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Chelsea fans under fire for their continued support of Roman Abramovich

Supporters of the west London club sang Abramovich's name during the Premier League win at Norwich on Thursday night.

Chelsea fans celebrate the team’s victory at Norwich on Thursday night (Joe Giddens/PA)

Jamie Gardner

Chelsea fans have been asked to refrain from chanting in support of their owner Roman Abramovich by a UK government minister.

Supporters of the west London club sang Abramovich's name during the Premier League win at Norwich on Thursday night, hours after the government had imposed sanctions on him due to his links to Russian president Vladimir Putin.

Abramovich's UK assets have been frozen while Chelsea have been issued a special licence to continue operating under strict conditions designed to prevent the Russian-Israeli billionaire generating new revenue.

Technology minister Chris Philp urged Blues fans to remember why Abramovich had been sanctioned in the first place.

"I'm a football fan myself, I'm a Palace fan, in south London. So I understand why fans are very attached to their football clubs," he told BBC Radio Four's Today Programme this morning.

"But Roman Abramovich is someone who has been sanctioned now, yesterday morning, for his very close links to Vladimir Putin and the Putin regime.

"And I just say respectfully to the Chelsea fans, I know he's done a lot for the club, but the humanitarian situation in Ukraine and what the Russian regime are doing to civilians - shelling maternity hospitals and shooting civilians who are fleeing down humanitarian corridors - and that is more important than football.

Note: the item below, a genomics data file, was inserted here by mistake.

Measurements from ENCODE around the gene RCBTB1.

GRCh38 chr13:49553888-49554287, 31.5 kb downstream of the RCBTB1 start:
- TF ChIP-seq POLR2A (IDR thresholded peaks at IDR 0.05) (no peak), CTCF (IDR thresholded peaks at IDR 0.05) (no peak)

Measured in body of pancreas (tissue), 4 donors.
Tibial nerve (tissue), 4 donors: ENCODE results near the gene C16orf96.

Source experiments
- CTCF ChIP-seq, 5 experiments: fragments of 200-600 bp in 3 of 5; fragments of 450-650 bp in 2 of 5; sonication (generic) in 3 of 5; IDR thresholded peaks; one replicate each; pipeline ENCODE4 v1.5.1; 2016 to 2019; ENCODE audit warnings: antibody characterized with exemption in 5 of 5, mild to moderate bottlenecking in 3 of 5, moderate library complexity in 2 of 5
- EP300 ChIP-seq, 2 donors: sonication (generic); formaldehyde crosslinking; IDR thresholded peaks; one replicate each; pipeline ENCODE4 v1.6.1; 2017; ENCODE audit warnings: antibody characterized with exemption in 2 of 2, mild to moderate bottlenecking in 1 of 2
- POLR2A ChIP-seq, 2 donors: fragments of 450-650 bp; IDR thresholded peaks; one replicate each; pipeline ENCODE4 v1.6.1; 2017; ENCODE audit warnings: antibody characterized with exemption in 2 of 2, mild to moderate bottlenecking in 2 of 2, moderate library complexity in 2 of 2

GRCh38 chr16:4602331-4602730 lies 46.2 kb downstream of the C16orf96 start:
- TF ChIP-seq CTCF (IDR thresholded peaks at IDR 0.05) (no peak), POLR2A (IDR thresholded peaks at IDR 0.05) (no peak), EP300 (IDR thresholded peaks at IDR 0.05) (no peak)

"And I say that as a football fan myself, and I would just ask them to keep that in mind."

Abramovich bought Chelsea in 2003 and has led the club to 21 trophies in the 19 years since.

But the club's future is now uncertain. The existing licence for the club does not permit a sale, but the Government has said it is open to a sale and would consider an application for a new licence to make the transaction possible.

The key condition of any sale would be that Abramovich does not benefit in any way. He had put the club up for sale on March 2.

The club cannot sell new tickets for home and away matches, sell merchandise or buy or sell new players. The licence can be varied or revoked at any time, and the club said yesterday it would seek to amend the licence to allow them to operate as close to normal as possible.

On the pitch, however, the men's team secured a 3-1 win at Norwich, while the women's side beat West Ham 4-1 last night.

"The situation will not go away, maybe tomorrow it will change again, but it will not go away," men's head coach Thomas Tuchel said.

"I am still happy to be here and still happy to be manager of a strong team. I know there is a lot of noise around."

Chelsea Women head coach Emma Hayes told Sky Sports News: "There's no denying it's a difficult day, but I think it's important that we give it time.

"The club's put a statement out. I understand the club is working with the Government to dissect the interpretation of that, so I think for all the questions everybody has, players, fans, staff, we have to give the club time to work through that."

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